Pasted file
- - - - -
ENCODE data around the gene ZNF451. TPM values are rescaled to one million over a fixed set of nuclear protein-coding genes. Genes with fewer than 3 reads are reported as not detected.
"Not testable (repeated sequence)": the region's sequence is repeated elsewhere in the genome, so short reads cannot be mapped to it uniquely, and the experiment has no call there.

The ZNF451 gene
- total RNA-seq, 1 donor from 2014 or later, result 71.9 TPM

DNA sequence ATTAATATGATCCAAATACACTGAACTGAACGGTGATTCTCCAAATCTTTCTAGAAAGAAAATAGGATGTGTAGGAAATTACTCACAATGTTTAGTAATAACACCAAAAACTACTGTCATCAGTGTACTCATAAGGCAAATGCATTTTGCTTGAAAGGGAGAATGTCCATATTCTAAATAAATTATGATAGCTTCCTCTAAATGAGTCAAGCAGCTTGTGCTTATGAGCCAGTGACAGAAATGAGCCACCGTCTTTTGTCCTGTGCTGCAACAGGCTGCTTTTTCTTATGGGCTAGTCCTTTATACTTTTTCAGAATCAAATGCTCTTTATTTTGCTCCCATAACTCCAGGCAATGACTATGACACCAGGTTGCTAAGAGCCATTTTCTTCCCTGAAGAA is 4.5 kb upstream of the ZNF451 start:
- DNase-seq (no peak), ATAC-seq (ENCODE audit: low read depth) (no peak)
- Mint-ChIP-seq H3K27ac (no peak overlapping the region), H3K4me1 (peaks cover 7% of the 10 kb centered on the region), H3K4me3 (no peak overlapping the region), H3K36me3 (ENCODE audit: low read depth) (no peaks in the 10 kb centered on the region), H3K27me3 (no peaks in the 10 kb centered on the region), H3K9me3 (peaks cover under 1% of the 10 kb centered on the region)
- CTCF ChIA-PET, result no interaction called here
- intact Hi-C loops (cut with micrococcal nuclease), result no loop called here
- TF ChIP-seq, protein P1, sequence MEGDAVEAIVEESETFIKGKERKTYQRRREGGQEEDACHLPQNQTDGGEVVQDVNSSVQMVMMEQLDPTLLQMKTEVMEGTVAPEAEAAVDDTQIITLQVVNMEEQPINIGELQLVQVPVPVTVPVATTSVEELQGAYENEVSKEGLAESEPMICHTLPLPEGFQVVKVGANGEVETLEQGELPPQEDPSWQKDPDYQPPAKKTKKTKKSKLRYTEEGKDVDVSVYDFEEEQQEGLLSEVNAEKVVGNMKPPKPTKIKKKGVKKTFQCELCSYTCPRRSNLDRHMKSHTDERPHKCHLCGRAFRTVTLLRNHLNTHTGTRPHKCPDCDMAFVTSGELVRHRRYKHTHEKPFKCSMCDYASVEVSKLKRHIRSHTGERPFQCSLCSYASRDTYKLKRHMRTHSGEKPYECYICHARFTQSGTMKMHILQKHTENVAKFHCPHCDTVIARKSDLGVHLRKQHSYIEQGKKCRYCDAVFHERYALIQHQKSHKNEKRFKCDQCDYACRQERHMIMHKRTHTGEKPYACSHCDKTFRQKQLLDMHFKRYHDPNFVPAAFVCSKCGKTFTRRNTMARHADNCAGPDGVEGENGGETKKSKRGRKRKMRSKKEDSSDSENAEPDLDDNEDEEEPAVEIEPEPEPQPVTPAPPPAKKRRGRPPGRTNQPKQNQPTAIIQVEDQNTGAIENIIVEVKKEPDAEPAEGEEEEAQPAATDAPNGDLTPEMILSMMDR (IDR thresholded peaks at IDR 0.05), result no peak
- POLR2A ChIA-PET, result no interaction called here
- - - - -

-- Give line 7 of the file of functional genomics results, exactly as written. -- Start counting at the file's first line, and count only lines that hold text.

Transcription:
- Mint-ChIP-seq H3K27ac (no peak overlapping the region), H3K4me1 (peaks cover 7% of the 10 kb centered on the region), H3K4me3 (no peak overlapping the region), H3K36me3 (ENCODE audit: low read depth) (no peaks in the 10 kb centered on the region), H3K27me3 (no peaks in the 10 kb centered on the region), H3K9me3 (peaks cover under 1% of the 10 kb centered on the region)